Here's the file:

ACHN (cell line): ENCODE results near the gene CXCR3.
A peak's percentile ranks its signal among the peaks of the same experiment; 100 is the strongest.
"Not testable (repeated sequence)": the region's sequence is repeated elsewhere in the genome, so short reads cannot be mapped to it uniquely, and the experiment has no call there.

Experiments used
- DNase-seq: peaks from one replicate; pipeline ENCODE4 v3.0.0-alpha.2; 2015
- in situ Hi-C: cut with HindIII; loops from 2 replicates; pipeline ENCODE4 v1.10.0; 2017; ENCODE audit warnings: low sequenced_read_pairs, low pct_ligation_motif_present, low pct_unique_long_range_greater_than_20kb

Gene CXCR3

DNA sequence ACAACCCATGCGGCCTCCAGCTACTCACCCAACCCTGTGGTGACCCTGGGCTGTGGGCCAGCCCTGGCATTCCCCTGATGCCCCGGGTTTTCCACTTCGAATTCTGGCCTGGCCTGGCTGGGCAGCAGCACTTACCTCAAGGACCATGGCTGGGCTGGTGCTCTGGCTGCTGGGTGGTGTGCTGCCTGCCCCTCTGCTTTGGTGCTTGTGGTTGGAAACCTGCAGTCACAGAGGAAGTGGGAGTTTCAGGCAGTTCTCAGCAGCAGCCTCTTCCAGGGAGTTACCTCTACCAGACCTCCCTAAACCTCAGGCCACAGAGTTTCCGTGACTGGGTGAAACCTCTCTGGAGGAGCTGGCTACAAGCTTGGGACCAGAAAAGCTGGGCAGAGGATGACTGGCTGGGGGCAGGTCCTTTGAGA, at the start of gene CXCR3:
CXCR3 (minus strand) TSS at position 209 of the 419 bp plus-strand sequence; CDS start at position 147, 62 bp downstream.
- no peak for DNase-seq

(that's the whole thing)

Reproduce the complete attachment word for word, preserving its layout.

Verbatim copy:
ACHN (cell line): ENCODE results near the gene CXCR3.
A peak's percentile ranks its signal among the peaks of the same experiment; 100 is the strongest.
"Not testable (repeated sequence)": the region's sequence is repeated elsewhere in the genome, so short reads cannot be mapped to it uniquely, and the experiment has no call there.

Experiments used
- DNase-seq: peaks from one replicate; pipeline ENCODE4 v3.0.0-alpha.2; 2015
- in situ Hi-C: cut with HindIII; loops from 2 replicates; pipeline ENCODE4 v1.10.0; 2017; ENCODE audit warnings: low sequenced_read_pairs, low pct_ligation_motif_present, low pct_unique_long_range_greater_than_20kb

Gene CXCR3

DNA sequence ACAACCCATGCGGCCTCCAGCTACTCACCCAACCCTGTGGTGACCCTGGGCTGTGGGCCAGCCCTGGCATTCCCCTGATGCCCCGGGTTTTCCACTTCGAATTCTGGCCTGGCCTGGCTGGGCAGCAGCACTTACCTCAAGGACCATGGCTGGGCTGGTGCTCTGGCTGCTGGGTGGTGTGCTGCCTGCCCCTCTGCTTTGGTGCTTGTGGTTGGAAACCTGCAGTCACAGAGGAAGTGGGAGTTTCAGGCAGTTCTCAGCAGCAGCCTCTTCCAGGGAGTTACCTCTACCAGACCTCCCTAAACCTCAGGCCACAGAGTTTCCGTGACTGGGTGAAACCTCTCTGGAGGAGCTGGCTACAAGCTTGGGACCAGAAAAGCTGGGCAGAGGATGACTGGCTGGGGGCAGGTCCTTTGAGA, at the start of gene CXCR3:
CXCR3 (minus strand) TSS at position 209 of the 419 bp plus-strand sequence; CDS start at position 147, 62 bp downstream.
- no peak for DNase-seq